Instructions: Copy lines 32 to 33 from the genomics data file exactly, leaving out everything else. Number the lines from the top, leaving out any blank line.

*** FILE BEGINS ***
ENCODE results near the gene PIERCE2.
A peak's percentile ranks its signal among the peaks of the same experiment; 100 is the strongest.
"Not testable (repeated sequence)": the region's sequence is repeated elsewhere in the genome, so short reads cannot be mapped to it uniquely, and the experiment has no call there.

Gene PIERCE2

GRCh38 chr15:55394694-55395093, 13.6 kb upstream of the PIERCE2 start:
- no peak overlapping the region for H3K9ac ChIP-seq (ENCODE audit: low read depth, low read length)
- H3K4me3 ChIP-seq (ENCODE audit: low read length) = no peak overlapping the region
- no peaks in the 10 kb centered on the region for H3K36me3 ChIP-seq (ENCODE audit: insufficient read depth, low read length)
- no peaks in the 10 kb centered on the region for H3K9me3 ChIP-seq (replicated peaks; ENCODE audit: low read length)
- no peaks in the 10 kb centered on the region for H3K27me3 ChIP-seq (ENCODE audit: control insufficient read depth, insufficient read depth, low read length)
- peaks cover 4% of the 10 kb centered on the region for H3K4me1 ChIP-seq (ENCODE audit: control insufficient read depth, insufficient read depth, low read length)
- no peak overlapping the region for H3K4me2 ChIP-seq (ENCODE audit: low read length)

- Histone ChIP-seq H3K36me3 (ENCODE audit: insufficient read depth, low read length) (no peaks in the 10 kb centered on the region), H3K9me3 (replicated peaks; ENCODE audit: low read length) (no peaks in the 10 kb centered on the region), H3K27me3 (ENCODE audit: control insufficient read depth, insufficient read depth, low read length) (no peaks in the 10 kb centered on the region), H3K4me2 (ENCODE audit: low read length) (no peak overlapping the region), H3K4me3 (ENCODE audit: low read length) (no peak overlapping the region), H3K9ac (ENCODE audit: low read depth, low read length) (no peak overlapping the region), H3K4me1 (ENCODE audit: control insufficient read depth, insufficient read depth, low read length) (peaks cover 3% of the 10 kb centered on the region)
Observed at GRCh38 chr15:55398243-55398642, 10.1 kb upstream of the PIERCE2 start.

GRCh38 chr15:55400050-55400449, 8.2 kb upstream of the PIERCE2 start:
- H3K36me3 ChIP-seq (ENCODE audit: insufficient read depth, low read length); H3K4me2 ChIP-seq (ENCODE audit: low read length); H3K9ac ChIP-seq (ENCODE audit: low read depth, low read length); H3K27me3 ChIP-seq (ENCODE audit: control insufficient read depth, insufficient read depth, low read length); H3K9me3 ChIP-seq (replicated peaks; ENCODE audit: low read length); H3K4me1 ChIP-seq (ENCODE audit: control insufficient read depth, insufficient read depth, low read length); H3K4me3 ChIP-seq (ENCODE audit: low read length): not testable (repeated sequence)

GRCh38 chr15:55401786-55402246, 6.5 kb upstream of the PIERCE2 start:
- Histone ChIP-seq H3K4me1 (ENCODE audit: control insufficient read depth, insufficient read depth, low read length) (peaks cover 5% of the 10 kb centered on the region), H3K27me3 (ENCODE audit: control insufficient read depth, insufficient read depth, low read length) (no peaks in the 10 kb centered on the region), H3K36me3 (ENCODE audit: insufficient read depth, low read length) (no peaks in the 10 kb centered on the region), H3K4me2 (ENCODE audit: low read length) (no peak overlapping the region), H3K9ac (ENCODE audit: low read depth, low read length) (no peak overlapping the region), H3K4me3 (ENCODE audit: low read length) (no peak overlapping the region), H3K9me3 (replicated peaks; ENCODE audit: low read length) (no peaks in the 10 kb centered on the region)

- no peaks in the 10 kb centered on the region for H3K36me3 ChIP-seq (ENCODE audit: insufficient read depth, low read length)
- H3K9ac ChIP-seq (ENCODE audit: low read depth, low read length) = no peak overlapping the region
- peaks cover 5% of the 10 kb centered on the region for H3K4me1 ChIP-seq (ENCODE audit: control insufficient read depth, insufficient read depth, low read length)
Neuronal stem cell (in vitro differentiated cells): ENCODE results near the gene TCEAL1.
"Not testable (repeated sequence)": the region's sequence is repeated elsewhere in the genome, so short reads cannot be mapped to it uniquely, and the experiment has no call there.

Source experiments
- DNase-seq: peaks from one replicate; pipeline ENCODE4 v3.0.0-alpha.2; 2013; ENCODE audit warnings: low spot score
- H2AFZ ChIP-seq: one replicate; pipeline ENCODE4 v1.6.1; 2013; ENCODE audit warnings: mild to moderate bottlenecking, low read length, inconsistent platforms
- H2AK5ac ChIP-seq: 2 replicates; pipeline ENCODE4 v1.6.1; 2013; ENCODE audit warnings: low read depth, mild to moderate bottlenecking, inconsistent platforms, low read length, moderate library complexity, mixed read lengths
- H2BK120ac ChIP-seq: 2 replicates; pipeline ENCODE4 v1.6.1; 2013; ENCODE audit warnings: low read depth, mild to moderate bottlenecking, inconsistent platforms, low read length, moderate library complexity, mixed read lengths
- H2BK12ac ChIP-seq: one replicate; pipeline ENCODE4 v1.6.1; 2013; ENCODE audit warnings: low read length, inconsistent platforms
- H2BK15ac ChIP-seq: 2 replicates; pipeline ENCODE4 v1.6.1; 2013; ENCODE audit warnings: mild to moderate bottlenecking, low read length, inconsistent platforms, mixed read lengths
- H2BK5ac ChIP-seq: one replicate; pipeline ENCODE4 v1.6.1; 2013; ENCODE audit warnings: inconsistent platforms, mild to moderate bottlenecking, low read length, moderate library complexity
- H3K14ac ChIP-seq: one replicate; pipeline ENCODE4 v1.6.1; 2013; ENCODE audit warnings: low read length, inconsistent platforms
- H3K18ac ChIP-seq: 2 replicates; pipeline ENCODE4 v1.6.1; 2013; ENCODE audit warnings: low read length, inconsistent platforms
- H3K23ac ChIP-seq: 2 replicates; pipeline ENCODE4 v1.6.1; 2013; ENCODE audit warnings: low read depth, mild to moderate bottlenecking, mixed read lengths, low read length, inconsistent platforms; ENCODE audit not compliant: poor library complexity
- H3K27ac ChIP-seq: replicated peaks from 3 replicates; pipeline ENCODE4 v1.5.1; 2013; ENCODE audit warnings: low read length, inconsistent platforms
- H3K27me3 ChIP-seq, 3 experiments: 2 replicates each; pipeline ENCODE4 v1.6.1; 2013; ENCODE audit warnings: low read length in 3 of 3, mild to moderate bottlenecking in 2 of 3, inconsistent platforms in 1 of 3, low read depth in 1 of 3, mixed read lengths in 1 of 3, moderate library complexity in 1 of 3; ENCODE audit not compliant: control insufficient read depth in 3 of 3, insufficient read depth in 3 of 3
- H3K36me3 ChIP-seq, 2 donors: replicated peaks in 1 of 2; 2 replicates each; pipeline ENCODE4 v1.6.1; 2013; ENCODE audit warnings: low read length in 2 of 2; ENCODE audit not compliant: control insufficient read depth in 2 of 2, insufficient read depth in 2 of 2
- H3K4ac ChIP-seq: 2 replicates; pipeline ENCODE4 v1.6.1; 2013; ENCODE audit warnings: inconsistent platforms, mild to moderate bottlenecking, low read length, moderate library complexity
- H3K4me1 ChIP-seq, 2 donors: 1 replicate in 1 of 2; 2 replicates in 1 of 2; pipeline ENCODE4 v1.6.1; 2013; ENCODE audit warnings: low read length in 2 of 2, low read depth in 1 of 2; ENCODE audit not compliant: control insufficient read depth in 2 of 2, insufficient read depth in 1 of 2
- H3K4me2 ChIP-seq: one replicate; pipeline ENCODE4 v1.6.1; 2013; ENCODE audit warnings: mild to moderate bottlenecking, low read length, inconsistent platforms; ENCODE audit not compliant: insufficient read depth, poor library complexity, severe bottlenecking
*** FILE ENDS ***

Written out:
- H3K14ac ChIP-seq: one replicate; pipeline ENCODE4 v1.6.1; 2013; ENCODE audit warnings: low read length, inconsistent platforms
- H3K18ac ChIP-seq: 2 replicates; pipeline ENCODE4 v1.6.1; 2013; ENCODE audit warnings: low read length, inconsistent platforms